Looking for something to watch this week? The Center for Jewish Studies has sponsored two films at this year’s Wisconsin Film Festival. See below for more information about each film as well as a link to its respective page on the Wisconsin Film Festival’s website.
The Wisconsin Film Festival runs from May 13-20. You can find more information on the Festival here.
Here We Are
Aharon (Shai Avivi), in his fifties and separated for years from his wife, has given up his career as a graphic designer over the last two decades in order to raise and care for his autistic son, Uri (Noam Imber). When Uri’s mother suggests that it is time for her now young adult son to live in a specialized group home, Aharon is concerned that Uri is not ready for their gentle routine to be disrupted. While on their way to the institution, Aharon decides to run away with his son and, with almost no money in his wallet, the two begin a road trip across Israel. During an odyssey filled with unexpected and revealing encounters, Aharon begins to consider the possibility that perhaps it is, in fact, he that is not ready to be separated from Uri. Along their journey, Uri compulsively views Charlie Chaplin’s first feature The Kid (1921), and while 100 years have passed since the premiere of Chaplin’s comedy milestone, Here We Are shows that there is still power in the simple, universal, and cinematic premise of a parent protecting their child. Though the locales and situation have a decidedly contemporary feel, director Nir Bergman (creator of the television series In Treatment) and screenwriter Dana Idisis take a classical approach to storytelling that nonetheless avoids easy sentimentality and uncomplicated characters. “Handling its themes with sensitivity and respect, the latest film from Nir Bergman is a gratifyingly textured portrait of a loving father son relationship teetering on the brink of suffocating co-dependency” (Wendy Ide, Screen Daily). 2020 Cannes and Toronto Film Festivals. (JH)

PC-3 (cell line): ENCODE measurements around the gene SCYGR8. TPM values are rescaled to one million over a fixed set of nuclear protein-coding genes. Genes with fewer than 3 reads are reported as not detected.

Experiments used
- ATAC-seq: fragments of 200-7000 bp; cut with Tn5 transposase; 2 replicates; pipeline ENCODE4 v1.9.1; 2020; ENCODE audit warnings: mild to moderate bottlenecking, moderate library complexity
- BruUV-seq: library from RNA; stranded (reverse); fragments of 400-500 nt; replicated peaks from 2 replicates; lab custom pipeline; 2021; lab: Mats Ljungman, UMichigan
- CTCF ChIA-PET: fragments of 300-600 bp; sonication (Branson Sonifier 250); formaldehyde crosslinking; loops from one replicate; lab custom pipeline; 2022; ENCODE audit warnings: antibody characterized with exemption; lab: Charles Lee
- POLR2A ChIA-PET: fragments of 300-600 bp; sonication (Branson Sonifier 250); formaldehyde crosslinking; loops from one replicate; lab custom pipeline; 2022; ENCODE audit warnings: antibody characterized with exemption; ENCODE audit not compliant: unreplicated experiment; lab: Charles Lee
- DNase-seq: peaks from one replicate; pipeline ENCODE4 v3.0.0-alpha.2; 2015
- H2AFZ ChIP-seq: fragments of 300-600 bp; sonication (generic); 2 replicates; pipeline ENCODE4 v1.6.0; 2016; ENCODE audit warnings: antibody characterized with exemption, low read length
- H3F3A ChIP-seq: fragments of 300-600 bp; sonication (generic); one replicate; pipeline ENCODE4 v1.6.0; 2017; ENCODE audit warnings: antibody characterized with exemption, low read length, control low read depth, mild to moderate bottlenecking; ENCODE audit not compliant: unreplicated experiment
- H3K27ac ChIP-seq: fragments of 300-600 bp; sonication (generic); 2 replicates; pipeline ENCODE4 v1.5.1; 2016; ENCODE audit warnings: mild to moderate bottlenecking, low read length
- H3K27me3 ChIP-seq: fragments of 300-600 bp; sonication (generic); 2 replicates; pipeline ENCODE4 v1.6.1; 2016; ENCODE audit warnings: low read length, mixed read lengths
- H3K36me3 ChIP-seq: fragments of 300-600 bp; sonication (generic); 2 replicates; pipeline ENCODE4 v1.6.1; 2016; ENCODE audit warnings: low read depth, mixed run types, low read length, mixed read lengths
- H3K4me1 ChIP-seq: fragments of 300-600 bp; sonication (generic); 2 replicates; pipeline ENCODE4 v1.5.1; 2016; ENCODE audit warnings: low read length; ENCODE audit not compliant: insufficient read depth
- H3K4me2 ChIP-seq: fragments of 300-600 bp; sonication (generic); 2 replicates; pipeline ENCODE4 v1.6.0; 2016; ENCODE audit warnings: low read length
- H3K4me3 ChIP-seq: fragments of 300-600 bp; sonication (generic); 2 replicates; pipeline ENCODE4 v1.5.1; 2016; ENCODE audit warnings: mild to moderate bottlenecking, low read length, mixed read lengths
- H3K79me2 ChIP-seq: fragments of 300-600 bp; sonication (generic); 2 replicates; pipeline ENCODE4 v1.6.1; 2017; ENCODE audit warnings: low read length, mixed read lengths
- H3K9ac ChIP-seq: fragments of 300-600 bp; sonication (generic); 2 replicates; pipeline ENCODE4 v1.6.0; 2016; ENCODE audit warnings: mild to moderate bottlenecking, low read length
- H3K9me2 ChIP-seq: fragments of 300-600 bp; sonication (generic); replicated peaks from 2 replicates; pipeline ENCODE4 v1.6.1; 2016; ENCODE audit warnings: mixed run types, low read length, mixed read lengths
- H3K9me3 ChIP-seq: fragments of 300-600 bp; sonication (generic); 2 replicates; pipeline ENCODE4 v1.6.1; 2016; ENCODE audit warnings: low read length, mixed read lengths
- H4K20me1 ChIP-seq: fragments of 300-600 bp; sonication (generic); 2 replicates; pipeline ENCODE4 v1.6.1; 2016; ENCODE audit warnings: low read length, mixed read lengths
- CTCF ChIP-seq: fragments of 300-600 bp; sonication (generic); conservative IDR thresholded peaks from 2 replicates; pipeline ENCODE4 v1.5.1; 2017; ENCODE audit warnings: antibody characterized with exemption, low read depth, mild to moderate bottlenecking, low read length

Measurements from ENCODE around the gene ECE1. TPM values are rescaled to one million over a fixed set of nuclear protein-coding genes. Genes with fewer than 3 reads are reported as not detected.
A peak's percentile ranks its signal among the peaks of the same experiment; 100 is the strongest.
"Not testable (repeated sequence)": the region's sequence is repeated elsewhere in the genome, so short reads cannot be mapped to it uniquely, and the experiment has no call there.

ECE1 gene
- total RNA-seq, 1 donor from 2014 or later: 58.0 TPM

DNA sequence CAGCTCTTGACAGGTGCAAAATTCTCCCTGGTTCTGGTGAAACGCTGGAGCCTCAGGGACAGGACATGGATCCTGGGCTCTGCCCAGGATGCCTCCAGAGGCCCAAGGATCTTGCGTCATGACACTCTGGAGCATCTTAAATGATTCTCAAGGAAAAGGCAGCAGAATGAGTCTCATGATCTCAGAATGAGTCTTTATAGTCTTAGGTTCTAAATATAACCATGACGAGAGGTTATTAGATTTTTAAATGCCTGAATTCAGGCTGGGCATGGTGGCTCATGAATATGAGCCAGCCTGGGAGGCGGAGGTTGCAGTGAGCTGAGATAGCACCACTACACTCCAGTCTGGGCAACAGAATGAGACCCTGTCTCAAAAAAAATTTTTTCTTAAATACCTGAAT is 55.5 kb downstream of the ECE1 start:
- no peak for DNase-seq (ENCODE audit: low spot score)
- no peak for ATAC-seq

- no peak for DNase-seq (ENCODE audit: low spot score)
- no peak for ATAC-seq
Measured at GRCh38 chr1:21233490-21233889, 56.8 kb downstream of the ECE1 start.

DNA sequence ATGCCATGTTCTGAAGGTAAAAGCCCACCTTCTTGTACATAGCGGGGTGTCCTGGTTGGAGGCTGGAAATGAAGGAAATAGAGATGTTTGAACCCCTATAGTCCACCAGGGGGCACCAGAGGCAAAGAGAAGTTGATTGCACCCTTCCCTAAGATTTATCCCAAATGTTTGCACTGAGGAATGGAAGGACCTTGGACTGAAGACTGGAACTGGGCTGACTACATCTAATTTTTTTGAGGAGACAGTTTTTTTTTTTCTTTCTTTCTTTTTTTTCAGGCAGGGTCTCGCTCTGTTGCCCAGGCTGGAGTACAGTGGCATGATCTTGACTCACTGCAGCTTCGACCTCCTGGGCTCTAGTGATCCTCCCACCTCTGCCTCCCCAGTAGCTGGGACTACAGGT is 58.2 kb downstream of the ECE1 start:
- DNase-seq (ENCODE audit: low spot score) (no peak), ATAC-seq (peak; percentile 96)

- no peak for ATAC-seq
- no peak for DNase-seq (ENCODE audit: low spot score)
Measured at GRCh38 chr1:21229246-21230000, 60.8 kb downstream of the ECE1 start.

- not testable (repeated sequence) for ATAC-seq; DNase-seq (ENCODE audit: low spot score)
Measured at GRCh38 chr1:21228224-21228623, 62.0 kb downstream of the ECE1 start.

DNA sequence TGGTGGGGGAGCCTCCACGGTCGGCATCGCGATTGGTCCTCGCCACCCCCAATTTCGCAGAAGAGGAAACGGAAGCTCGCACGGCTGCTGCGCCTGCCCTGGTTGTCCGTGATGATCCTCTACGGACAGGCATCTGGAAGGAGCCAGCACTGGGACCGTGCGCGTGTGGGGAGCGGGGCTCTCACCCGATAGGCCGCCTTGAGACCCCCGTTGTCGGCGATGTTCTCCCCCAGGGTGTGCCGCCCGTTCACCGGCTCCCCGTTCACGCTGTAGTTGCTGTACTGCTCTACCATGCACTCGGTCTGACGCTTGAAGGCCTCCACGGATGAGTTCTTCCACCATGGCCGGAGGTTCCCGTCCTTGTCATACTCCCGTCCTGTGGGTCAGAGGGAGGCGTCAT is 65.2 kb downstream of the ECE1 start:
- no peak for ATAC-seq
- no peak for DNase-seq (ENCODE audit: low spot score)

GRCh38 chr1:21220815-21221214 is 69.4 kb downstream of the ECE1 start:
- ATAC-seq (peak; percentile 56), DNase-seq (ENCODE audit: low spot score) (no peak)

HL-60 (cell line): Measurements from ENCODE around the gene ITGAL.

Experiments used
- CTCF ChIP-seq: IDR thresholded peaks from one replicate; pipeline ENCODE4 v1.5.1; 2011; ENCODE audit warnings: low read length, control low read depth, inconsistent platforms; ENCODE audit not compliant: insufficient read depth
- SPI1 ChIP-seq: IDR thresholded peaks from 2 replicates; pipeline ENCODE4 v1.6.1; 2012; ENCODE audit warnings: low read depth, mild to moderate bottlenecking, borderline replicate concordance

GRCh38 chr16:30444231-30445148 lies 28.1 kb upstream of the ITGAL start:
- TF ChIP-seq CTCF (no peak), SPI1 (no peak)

Click here to view Here We Are at the Wisconsin Film Festival.
In 1990, Victor and Raya Frankel arrive in Israel along with a mass of other Jewish immigrants from the crumbling Soviet Union. Back in the USSR, the couple were the most in-demand dubbers of international cinema, sometimes providing their voices to dozens of characters in a single movie. Now, the sixty-somethings are struggling to learn Hebrew and having equal difficulty in finding suitable work in their new homeland. While Victor secures them a low-paying gig dubbing bootleg videos for the exploding Russian-speaking immigrant market, Raya gets a more lucrative job using her native tongue as a phone sex worker, a job she keeps secret from her husband to protect their increasingly rocky marriage. Golden Voices is a rare find: a romantic comedy that finds a rich, warm supply of often absurd situational humor in the lives of two film workers who are not superstar performers or directors. Victor and Raya eventually use clout from their association with Federico Fellini to bring the maestro’s little-seen final feature, The Voice of the Moon, to Israeli audiences. The cinephile couple’s success in importing Fellini is shown to be more a personal triumph than a professional or financial one, reminding us that Golden Voices is an affectionate salute to the uplifting power of cinema and the countless number of working-class heroes who make the magic possible. (JH)
Click here to view Golden Voices at the Wisconsin Film Festival.